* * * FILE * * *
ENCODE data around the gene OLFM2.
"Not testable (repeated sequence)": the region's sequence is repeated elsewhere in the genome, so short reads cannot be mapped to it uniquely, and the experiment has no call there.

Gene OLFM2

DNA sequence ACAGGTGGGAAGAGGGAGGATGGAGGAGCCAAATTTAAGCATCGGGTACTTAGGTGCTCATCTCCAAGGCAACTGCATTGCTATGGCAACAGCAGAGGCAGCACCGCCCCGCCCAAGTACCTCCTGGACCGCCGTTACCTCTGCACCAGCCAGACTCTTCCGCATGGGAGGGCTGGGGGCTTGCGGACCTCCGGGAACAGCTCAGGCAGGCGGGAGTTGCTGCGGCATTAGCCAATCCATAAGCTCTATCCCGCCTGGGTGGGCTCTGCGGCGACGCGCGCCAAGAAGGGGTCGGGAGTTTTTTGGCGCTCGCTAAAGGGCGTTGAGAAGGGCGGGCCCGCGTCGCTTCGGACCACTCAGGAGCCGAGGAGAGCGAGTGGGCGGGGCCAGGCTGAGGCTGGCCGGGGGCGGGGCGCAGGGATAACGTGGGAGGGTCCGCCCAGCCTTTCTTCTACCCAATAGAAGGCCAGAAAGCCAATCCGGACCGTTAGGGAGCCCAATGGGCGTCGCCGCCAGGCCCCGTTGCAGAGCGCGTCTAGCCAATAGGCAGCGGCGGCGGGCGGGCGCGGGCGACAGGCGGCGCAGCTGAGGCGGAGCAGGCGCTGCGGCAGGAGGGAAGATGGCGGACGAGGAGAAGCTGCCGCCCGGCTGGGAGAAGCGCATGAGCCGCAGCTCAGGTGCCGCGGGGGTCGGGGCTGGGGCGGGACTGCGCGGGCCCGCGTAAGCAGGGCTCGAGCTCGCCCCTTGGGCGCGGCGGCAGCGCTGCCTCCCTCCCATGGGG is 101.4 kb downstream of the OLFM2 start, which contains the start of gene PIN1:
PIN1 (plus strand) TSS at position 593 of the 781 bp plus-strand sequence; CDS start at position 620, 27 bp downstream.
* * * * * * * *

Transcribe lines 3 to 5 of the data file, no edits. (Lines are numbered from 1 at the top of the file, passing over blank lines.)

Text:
Gene OLFM2

DNA sequence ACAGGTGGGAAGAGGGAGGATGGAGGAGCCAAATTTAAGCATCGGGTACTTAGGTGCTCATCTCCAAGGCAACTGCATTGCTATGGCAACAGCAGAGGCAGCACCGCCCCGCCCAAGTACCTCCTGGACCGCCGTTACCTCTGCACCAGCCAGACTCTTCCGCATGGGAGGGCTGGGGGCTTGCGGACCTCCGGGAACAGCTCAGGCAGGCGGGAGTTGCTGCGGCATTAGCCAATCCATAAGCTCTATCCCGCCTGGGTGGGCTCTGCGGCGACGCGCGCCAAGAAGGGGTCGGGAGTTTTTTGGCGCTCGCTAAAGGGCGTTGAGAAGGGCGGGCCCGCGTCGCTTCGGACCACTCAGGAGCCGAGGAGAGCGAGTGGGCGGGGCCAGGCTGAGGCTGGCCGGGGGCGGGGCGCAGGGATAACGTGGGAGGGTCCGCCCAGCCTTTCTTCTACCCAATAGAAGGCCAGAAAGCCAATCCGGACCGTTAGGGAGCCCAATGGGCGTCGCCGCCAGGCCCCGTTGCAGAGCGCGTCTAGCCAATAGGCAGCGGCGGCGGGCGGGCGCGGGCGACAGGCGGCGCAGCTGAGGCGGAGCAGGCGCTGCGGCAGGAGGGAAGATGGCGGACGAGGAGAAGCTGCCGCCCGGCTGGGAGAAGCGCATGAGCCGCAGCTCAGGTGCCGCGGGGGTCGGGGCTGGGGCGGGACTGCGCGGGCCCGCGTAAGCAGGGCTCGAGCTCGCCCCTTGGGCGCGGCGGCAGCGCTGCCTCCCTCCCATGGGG is 101.4 kb downstream of the OLFM2 start, which contains the start of gene PIN1:
PIN1 (plus strand) TSS at position 593 of the 781 bp plus-strand sequence; CDS start at position 620, 27 bp downstream.